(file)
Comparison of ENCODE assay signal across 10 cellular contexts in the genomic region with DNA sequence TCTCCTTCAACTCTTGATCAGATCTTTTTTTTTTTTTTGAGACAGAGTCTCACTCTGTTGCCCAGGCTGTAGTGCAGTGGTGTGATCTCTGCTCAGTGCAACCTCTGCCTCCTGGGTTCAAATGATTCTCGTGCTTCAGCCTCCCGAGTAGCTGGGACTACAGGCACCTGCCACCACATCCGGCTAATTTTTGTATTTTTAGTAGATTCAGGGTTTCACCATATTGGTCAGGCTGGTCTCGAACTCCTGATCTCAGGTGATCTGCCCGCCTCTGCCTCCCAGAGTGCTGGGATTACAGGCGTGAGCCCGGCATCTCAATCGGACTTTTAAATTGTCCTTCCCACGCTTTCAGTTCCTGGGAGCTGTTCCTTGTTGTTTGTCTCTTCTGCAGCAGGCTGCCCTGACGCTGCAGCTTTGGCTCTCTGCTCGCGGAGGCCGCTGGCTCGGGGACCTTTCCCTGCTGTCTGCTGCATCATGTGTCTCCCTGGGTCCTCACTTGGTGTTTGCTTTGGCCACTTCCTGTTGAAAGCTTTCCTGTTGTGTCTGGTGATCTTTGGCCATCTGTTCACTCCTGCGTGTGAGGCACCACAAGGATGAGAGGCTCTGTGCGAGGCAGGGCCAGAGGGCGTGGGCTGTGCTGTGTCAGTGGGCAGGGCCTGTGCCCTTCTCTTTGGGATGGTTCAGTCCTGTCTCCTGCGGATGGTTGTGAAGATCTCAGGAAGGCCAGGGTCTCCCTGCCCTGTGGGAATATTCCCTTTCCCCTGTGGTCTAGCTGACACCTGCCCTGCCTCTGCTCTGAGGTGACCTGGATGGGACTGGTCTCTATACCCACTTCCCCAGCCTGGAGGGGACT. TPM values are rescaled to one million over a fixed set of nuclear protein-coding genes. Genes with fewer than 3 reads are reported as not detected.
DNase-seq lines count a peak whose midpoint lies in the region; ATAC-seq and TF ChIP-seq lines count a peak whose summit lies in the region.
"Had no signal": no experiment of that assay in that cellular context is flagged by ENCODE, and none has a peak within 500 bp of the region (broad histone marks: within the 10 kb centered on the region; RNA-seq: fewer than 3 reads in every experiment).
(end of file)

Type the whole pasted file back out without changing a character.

Comparison of ENCODE assay signal across 10 cellular contexts in the genomic region with DNA sequence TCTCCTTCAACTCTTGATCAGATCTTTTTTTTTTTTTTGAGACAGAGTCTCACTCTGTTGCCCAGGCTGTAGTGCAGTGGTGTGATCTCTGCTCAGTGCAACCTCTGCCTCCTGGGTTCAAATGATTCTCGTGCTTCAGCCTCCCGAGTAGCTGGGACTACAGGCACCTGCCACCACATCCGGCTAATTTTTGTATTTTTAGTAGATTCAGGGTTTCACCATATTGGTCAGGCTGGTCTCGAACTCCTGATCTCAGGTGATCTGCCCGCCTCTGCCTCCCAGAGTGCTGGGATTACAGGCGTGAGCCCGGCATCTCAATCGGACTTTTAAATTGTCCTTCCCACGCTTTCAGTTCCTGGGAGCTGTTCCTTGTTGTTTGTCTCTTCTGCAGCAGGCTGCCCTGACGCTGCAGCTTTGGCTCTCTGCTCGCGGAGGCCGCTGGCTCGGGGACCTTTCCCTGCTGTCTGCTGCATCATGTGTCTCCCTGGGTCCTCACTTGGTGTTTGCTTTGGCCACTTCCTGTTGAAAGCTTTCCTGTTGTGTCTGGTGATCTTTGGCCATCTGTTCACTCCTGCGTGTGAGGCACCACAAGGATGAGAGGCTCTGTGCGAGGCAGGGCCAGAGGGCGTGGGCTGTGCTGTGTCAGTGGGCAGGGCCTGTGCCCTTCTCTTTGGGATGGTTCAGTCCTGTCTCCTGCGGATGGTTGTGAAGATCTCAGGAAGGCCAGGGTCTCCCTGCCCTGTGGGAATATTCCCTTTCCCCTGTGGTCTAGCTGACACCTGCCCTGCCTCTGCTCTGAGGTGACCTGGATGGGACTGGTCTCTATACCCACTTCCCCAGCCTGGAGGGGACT. TPM values are rescaled to one million over a fixed set of nuclear protein-coding genes. Genes with fewer than 3 reads are reported as not detected.
DNase-seq lines count a peak whose midpoint lies in the region; ATAC-seq and TF ChIP-seq lines count a peak whose summit lies in the region.
"Had no signal": no experiment of that assay in that cellular context is flagged by ENCODE, and none has a peak within 500 bp of the region (broad histone marks: within the 10 kb centered on the region; RNA-seq: fewer than 3 reads in every experiment).